Vernon Gaberth [12] in practical homicide investigation points out that homosexual homicides, when they have bite marks involved, tend to have them on the back, arms, shoulders, face, and scrotum of the victim. Breast and thigh marks indicate heterosexual aggression and tend to be done slowly and sadistically, which leaves an excellent impression. Battered children have randomly placed bite marks that are generally diffuse and of poor detail. Human bite marks are most often found on the skin of the victims and they may be found on almost all parts of the human body. Female are most often bitten on the breasts, arms, and legs during sexual attacks (e.g., first case), whereas bites on males are commonly seen on the arms and shoulders (e.g., fifth case; third case). In defensive circumstances, as when the arms are held up to ward off an attacker, the arms and hands are often bitten.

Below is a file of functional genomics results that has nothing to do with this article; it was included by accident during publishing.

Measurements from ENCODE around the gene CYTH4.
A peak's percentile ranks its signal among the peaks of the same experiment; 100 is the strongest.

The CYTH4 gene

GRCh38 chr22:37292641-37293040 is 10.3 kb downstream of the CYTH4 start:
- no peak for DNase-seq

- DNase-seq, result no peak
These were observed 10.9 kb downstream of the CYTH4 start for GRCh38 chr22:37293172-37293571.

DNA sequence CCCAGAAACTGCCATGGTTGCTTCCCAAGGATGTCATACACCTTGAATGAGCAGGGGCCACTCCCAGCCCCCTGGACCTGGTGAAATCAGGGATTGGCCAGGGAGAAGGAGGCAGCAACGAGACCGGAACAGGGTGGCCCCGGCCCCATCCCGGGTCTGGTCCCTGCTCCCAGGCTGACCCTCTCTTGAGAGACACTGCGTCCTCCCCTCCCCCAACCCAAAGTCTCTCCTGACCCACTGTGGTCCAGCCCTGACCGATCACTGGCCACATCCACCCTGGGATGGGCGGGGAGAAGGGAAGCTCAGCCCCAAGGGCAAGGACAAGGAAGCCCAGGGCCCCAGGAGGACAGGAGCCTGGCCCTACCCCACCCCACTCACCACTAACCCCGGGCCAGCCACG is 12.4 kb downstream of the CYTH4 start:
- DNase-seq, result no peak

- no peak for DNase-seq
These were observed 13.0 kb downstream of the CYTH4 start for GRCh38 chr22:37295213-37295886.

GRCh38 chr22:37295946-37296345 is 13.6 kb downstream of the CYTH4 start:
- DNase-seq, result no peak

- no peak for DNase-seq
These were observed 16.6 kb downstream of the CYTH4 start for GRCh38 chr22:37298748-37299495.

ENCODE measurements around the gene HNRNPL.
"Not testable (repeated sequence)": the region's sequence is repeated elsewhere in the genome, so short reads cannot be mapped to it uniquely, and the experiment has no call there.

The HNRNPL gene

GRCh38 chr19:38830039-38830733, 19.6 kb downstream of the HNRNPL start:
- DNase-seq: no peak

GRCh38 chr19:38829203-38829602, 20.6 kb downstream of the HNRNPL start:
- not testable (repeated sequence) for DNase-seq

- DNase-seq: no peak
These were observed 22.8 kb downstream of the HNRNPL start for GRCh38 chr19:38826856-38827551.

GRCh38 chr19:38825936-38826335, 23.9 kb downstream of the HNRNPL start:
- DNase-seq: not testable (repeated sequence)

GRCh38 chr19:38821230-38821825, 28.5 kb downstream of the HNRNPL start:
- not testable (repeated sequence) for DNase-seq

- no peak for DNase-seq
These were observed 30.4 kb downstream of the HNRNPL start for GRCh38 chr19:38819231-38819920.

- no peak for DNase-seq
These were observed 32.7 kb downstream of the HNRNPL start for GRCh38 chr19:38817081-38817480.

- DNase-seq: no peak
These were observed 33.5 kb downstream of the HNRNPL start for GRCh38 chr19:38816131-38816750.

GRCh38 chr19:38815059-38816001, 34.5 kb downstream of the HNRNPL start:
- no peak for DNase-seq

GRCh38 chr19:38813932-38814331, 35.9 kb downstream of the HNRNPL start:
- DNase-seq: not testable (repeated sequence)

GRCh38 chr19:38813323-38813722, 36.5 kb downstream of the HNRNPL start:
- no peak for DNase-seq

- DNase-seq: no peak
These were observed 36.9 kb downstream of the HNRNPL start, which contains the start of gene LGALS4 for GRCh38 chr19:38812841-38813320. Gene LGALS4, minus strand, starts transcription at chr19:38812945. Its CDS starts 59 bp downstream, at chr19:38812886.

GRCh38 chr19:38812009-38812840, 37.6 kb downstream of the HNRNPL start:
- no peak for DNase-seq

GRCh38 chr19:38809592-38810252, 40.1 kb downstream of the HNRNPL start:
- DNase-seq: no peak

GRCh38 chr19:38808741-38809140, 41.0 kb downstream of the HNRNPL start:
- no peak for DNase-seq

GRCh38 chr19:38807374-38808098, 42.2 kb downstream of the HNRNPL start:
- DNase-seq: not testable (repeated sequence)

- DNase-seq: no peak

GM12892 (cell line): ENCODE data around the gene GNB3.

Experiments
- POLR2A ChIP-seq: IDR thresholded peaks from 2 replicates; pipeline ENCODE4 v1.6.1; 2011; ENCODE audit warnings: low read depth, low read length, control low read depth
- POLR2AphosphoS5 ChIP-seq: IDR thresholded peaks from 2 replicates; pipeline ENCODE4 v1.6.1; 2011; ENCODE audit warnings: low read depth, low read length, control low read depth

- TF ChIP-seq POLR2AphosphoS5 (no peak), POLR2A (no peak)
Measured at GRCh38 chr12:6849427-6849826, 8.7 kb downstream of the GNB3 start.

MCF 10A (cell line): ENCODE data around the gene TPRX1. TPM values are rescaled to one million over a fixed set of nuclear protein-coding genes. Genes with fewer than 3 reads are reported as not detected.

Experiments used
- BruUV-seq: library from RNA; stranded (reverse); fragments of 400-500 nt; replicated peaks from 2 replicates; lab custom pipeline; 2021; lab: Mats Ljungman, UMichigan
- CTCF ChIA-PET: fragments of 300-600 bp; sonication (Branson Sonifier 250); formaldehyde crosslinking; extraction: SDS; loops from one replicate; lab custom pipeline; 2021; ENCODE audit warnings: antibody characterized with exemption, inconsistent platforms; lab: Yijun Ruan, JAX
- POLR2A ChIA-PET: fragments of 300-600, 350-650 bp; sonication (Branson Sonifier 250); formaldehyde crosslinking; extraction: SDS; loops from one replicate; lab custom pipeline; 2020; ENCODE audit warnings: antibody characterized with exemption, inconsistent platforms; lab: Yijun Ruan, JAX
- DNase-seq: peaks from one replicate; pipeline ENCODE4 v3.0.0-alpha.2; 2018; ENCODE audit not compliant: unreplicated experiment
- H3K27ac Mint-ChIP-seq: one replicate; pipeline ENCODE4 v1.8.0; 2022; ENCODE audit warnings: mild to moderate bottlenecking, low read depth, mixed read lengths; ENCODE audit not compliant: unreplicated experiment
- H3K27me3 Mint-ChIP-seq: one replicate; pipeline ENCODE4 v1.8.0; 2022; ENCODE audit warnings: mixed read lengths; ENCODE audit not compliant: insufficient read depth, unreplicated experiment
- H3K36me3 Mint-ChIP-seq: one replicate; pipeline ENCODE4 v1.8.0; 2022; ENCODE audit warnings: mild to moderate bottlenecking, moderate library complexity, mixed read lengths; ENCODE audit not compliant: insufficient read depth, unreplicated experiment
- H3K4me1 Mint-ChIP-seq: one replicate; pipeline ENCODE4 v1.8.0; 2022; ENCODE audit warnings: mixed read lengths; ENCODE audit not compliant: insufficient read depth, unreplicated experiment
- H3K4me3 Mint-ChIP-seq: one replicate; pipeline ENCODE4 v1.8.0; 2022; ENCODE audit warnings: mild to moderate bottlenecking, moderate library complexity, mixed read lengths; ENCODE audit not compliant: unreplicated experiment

Wood et al.[13] in their study of a bite mark analysis of a sexual assault case have used radiographic, xeroradiographic, and computer-based technique. They stated that among the three methods, radiographic and xeroradiographic methods lack accurate details. They were able to match accurately with computer-based method. This study was done on five cases, and all the cases were matched which shows that the computer-based method is more accurate when compared to other methods.